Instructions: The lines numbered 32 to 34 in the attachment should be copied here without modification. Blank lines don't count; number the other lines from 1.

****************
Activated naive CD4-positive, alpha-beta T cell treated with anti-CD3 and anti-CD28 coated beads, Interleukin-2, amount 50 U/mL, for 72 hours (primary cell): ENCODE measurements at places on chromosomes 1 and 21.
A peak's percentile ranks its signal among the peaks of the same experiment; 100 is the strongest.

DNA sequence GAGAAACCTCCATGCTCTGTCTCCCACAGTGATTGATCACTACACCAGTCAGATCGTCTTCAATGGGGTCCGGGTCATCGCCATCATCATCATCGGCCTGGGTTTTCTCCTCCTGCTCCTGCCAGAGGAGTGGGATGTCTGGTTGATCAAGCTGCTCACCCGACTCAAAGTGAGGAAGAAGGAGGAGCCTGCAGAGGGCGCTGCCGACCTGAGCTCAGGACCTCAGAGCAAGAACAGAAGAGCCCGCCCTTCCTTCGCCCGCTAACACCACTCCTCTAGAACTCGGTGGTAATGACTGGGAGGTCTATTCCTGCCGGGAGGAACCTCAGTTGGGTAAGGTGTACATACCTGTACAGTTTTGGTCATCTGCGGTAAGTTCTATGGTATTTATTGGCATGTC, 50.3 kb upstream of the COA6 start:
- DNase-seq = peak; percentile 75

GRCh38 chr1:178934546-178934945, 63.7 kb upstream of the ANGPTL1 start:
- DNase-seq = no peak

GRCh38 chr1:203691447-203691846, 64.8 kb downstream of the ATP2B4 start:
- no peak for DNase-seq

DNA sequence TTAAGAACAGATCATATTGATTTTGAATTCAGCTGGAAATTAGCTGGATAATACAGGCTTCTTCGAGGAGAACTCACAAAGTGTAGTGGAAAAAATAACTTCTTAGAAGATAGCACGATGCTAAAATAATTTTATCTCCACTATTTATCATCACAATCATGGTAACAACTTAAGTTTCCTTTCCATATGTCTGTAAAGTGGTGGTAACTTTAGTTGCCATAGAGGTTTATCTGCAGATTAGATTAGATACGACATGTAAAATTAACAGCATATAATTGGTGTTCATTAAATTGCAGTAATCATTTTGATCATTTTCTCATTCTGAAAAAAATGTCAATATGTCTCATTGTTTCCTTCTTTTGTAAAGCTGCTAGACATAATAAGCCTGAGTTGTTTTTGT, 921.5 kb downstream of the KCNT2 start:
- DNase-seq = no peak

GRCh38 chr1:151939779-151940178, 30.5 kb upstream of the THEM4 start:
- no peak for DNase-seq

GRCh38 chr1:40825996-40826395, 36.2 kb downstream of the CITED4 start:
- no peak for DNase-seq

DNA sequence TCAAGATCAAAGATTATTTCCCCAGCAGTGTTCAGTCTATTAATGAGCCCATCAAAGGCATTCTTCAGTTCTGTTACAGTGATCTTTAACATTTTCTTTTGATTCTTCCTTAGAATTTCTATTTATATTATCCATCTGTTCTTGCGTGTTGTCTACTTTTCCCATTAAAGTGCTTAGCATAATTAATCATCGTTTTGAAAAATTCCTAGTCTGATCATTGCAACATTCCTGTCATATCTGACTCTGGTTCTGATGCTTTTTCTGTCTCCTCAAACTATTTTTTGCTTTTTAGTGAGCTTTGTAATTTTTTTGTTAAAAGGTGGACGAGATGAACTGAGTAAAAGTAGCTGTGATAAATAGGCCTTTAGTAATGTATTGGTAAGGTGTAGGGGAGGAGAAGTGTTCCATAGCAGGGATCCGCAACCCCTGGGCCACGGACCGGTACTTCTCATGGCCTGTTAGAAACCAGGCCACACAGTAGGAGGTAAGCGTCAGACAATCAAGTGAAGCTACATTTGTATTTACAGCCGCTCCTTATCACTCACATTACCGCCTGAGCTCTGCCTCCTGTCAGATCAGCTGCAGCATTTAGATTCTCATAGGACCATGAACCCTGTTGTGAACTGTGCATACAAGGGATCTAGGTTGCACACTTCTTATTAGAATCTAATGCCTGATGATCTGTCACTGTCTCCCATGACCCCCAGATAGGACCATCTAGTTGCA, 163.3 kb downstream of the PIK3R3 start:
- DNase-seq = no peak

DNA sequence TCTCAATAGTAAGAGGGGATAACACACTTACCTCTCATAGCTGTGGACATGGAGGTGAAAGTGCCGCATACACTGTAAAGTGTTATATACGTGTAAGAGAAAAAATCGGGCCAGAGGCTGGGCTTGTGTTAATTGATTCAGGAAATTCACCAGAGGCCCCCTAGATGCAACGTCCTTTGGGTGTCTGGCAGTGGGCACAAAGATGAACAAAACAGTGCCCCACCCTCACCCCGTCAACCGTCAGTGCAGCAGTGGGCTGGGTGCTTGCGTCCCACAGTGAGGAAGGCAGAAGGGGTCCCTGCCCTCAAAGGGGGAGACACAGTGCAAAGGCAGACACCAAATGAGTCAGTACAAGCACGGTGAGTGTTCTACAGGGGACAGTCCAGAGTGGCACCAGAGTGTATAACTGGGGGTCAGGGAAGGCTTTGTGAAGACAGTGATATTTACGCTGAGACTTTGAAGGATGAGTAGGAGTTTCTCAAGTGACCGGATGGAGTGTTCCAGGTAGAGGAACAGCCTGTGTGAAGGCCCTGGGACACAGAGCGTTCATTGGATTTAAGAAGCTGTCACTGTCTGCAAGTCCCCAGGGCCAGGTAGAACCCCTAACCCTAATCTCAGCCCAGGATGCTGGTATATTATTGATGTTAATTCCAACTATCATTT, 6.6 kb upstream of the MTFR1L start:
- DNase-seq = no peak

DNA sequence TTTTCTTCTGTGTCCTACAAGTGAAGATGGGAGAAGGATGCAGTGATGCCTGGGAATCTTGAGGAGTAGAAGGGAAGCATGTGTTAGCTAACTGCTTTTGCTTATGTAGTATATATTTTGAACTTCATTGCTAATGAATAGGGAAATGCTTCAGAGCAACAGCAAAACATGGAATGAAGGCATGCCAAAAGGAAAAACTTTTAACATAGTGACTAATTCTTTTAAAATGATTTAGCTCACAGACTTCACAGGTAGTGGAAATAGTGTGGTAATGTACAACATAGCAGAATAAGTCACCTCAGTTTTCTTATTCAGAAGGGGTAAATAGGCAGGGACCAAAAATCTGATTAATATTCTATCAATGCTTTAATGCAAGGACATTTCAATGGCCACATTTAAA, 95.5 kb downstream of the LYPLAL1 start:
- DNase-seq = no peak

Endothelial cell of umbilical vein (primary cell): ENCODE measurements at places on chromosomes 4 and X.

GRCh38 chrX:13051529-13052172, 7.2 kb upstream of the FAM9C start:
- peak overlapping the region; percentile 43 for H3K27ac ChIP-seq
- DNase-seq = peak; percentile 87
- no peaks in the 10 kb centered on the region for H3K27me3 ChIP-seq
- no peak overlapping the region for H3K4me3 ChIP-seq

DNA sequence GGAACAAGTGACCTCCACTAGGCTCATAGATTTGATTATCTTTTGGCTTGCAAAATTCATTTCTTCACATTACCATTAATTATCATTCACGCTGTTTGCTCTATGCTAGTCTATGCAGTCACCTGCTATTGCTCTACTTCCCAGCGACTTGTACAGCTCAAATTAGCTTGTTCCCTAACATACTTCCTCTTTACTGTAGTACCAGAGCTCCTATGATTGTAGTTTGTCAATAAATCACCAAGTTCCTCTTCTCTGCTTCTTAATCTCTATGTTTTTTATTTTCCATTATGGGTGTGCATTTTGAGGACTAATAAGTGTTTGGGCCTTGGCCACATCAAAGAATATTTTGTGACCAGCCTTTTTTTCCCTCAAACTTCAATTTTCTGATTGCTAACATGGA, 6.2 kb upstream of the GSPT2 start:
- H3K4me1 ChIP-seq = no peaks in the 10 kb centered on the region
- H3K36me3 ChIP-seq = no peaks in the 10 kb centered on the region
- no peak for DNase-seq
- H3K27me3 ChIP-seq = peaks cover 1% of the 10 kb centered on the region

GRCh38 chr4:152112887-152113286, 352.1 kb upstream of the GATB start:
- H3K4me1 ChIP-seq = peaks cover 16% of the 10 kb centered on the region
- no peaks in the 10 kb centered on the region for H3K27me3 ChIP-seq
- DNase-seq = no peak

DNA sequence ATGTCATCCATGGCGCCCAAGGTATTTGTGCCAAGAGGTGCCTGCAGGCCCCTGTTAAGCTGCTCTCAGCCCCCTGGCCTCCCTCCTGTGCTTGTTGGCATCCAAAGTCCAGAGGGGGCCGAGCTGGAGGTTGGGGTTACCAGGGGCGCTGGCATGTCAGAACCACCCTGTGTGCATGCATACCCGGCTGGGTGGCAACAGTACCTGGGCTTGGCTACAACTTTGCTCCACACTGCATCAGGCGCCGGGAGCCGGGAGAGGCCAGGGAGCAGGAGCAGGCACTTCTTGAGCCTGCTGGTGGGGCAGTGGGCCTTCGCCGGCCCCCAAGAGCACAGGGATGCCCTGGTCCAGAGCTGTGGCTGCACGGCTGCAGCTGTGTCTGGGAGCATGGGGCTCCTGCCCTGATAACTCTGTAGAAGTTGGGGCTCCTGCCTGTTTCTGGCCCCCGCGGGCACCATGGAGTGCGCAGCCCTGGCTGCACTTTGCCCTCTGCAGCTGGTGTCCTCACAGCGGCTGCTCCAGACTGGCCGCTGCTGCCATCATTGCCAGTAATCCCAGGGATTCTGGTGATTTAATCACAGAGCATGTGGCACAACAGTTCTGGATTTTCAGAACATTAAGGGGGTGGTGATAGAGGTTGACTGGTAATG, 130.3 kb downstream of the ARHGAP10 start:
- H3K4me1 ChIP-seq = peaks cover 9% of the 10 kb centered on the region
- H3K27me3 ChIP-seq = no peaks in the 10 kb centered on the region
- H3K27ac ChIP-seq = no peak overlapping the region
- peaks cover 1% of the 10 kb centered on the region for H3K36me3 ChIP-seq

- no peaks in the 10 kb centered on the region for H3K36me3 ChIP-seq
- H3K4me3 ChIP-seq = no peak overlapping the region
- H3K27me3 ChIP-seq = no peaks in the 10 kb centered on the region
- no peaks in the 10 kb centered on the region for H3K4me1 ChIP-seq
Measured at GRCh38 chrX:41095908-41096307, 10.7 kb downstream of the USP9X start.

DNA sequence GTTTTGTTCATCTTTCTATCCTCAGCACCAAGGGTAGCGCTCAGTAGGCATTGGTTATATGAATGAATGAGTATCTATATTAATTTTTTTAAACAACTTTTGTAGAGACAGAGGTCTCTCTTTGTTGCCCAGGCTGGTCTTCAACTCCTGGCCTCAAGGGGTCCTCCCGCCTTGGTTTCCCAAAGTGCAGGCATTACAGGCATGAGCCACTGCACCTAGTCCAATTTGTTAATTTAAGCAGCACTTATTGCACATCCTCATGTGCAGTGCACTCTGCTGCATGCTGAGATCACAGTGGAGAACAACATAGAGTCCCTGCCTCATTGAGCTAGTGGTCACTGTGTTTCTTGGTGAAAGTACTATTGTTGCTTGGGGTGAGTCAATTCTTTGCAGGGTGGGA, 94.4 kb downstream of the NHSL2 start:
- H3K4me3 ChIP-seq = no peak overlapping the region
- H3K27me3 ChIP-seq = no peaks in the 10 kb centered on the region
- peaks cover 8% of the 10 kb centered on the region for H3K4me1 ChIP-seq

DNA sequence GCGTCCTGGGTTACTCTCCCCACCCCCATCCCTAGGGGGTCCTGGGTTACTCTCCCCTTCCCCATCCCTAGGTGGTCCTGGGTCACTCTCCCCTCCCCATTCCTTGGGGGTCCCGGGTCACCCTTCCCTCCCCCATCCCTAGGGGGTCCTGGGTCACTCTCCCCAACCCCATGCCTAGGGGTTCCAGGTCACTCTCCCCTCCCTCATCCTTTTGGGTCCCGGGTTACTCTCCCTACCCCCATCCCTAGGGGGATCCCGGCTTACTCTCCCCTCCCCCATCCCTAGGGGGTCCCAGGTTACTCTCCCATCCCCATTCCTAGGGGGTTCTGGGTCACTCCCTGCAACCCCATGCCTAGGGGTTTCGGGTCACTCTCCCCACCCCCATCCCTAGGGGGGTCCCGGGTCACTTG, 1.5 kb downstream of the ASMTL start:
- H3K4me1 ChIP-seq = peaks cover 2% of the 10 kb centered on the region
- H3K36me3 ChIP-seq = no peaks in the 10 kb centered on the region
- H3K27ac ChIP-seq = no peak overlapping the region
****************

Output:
GRCh38 chr4:152112887-152113286, 352.1 kb upstream of the GATB start:
- H3K4me1 ChIP-seq = peaks cover 16% of the 10 kb centered on the region
- no peaks in the 10 kb centered on the region for H3K27me3 ChIP-seq